[3342] Pierella Paci, Gender in Transition, The World Bank, Washington, D.C., May 21, 2002, xvi, 78; available from http://www-wds.worldbank.org/servlet/WDSContentServer/WDSP/IB/2002/08/23/000094946_0208130410249/Rendered/PDF/multi0page.pdf.

[3343] U. S. Department of State, Trafficking in Persons Report – 2004: Russia, Washington, D.C., June 14, 2004; available from http://www.state.gov/g/tip/rls/tiprpt/2004/33192.htm.

[3344] ILO-IPEC, Analysis of the Situation of Working Street Children in Moscow, 36.

[3345] U.S. Department of State, Country Reports – 2003: Russia, Sections 6c, 6d.

[3346] Ibid., Section 6f.

[3347] Donna M. Hughes, Trafficking for Sexual Exploitation: The Case of the Russian Federation, No. 7, IOM, Geneva, June 2002, 17; available from http://www.iom.int/documents/publication/en/mrs%5F7%5F2002.pdf. See also U.S. Department of State, Country Reports – 2003: Russia, Section 6f. See also U. S. Department of State, Trafficking in Persons Report – 2004: Russia.

[3348] U.S. Department of State, Country Reports – 2003: Russia, Section 6f.

[3349] Ibid. See also "American Doctor Suspected of Child Sex Abuse Arrested in St. Petersburg," Rosbalt (St. Petersburg), April 29, 2004; available from http://www.rosbaltnews.com/2004/05/28/66499.html. [cited May 28, 2004]

[3350] UN General Assembly Security Council, Children and Armed Conflict: Report of the Secretary – General, A/58/546-S/2003/1053, November 10, 2003, 11. Chechen and Ingush guerrillas took as hostage children from Beslan School #1 on September 1, 2004. Hundreds of children, parents and teachers, as well as the guerrillas, died when guerrillas blew up the school on September 3, 2004. See also Peter Baker, "A Stricken Town Seeks Scapegoats," Washington Post (Beslan), October 17, 2004, A16; available from http://www.washingtonpost.com/ac2/wp-dyn/A38750-2004Oct16?language=printer.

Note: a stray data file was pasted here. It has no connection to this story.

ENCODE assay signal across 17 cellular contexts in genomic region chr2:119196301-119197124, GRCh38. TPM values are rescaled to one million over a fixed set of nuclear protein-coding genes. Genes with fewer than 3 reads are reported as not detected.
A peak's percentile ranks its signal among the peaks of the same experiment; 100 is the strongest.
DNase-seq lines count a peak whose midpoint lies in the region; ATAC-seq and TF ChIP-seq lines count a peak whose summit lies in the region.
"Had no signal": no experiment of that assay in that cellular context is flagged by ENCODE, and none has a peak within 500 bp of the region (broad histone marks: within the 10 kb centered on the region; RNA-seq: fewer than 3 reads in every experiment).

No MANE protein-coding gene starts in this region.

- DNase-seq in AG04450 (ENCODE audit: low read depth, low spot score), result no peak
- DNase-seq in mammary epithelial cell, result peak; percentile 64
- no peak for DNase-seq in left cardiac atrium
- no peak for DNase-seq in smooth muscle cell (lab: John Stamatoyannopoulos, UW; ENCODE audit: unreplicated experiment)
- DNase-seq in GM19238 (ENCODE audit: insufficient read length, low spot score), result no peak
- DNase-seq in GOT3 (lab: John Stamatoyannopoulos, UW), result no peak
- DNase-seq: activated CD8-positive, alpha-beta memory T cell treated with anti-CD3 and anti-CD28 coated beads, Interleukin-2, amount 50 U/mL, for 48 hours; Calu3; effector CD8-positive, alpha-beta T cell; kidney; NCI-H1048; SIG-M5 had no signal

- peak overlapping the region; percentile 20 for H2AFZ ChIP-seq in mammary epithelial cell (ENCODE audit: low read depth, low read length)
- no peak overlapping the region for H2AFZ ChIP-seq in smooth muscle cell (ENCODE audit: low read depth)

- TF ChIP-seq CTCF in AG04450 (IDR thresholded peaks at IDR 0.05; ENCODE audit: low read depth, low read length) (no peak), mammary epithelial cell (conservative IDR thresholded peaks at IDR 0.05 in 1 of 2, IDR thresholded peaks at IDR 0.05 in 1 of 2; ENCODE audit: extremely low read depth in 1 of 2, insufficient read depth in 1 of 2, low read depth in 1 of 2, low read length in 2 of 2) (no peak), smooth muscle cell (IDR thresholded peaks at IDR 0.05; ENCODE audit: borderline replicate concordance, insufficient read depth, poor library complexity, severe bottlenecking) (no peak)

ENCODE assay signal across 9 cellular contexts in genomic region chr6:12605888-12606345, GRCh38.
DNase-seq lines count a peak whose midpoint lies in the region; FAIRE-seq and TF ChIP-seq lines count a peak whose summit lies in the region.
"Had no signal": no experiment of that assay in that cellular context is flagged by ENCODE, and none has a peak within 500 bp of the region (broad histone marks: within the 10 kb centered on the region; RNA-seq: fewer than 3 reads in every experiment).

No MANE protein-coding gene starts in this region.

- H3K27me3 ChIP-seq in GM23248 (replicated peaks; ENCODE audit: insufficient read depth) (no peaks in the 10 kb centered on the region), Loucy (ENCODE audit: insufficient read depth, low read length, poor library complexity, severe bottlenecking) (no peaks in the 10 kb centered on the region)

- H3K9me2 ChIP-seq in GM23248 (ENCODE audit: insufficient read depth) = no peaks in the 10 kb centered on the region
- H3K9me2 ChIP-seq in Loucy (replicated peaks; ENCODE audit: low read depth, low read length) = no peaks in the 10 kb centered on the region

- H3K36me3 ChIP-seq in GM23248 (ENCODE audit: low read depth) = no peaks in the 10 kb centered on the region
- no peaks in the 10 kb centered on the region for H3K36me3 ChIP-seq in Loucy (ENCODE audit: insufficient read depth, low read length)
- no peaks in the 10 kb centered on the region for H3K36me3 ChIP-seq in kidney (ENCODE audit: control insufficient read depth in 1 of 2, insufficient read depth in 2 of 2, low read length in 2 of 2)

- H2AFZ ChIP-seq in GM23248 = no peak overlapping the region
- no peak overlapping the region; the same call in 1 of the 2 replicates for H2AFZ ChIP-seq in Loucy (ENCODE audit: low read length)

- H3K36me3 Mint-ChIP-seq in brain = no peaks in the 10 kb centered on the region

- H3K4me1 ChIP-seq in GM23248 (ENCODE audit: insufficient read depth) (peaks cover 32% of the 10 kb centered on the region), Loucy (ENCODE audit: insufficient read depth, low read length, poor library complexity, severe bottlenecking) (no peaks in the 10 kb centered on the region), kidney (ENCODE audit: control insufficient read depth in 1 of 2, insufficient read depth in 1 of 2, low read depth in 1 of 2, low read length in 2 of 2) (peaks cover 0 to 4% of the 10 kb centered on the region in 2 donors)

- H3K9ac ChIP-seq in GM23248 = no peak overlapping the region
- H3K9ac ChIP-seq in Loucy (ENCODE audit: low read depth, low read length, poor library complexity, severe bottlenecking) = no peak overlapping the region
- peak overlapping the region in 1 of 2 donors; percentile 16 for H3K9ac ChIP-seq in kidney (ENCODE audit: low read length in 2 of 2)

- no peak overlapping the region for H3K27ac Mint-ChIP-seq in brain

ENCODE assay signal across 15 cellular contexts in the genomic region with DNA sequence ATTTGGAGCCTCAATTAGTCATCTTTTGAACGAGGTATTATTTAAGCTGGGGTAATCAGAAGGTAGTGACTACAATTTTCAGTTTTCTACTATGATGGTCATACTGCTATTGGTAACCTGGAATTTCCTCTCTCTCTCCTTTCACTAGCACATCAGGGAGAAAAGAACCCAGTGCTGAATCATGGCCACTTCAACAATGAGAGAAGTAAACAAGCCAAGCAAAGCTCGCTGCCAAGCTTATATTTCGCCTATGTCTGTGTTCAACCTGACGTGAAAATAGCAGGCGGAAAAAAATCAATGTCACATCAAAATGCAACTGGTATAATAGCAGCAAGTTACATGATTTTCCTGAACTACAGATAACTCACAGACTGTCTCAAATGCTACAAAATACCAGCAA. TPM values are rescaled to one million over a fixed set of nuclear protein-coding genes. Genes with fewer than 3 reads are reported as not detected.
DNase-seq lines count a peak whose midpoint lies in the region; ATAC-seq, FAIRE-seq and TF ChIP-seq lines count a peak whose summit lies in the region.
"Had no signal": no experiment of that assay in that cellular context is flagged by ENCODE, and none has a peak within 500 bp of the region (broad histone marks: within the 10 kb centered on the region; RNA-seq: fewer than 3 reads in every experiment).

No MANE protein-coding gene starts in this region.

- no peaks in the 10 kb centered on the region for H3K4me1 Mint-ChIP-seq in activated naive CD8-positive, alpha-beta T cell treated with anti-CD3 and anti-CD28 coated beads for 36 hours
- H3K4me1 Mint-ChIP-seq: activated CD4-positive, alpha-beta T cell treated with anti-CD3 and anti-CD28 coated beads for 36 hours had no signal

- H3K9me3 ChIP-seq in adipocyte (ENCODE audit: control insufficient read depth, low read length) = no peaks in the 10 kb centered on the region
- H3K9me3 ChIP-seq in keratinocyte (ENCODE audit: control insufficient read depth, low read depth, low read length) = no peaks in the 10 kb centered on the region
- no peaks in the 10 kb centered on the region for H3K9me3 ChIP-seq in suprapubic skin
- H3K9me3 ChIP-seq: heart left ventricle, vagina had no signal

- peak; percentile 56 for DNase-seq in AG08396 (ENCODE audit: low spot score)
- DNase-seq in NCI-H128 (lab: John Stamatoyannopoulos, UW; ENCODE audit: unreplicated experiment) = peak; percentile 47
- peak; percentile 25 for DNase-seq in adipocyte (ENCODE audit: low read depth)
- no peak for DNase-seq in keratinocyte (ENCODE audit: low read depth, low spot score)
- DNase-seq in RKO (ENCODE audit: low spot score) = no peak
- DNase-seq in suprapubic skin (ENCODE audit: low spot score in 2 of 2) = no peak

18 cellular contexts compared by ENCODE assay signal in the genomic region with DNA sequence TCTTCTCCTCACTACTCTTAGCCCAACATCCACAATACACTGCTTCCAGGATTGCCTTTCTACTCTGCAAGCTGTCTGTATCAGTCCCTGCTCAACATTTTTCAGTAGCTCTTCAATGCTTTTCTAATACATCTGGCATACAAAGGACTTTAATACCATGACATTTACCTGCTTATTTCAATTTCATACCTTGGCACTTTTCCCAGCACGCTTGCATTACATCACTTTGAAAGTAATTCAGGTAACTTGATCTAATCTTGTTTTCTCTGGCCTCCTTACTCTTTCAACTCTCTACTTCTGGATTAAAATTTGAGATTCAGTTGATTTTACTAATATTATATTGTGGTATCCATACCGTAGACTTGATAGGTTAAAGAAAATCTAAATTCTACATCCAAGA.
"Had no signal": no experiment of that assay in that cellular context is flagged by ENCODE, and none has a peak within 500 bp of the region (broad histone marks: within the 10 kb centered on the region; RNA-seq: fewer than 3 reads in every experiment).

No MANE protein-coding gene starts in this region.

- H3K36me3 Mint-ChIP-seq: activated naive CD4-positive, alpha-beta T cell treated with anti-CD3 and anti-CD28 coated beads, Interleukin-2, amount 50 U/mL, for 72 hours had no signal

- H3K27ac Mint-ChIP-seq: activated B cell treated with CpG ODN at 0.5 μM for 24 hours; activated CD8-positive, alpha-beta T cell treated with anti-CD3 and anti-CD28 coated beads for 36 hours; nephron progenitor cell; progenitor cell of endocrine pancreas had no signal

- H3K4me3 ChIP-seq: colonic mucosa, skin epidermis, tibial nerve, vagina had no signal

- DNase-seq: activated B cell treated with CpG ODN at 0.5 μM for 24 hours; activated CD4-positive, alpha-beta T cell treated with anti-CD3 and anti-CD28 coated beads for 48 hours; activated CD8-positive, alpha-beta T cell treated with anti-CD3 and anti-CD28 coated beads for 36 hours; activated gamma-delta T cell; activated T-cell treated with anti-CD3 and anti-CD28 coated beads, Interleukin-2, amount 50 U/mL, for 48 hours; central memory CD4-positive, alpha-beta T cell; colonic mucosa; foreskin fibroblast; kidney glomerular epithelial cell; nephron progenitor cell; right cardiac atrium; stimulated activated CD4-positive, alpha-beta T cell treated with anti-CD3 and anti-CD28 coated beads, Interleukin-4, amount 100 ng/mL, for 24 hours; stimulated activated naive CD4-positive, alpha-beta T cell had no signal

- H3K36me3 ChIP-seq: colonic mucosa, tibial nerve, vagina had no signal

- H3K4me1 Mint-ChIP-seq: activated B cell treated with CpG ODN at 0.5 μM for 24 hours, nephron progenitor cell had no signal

[3351] See U.S. Department of State, Country Reports – 2003: Russia, Section 5. See also U.S. Embassy-Moscow, unclassified telegram no. 15215, October 2002.

[3352] UNESCO Institute for Statistics, Global Education Digest 2004, [CD-ROM] 2004 [cited November 9, 2004]; available from http://portal.unesco.org/uis/TEMPLATE/html/HTMLTables/education/gerner_primary.htm. For an explanation of gross primary enrollment and/or attendance rates that are greater than 100 percent, please see the definitions of gross primary enrollment rate and gross primary attendance rate in the glossary of this report.

[3353] While school enrollment is high, truancy is a growing problem in poorer regions of the country. See U.S. Embassy-Moscow, unclassified telegram no. 15215.

[3354] Ibid.

[3355] Ibid.

[3356] U.S. Department of State, Country Reports – 2003: Russia, Section 1d, 5.